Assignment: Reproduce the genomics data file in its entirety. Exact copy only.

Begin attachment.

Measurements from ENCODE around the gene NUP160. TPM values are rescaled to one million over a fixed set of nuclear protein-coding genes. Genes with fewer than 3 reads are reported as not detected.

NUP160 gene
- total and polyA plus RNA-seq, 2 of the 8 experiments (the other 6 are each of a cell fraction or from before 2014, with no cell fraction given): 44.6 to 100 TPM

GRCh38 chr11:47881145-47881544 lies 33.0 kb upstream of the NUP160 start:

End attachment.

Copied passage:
Measurements from ENCODE around the gene NUP160. TPM values are rescaled to one million over a fixed set of nuclear protein-coding genes. Genes with fewer than 3 reads are reported as not detected.

NUP160 gene
- total and polyA plus RNA-seq, 2 of the 8 experiments (the other 6 are each of a cell fraction or from before 2014, with no cell fraction given): 44.6 to 100 TPM

GRCh38 chr11:47881145-47881544 lies 33.0 kb upstream of the NUP160 start: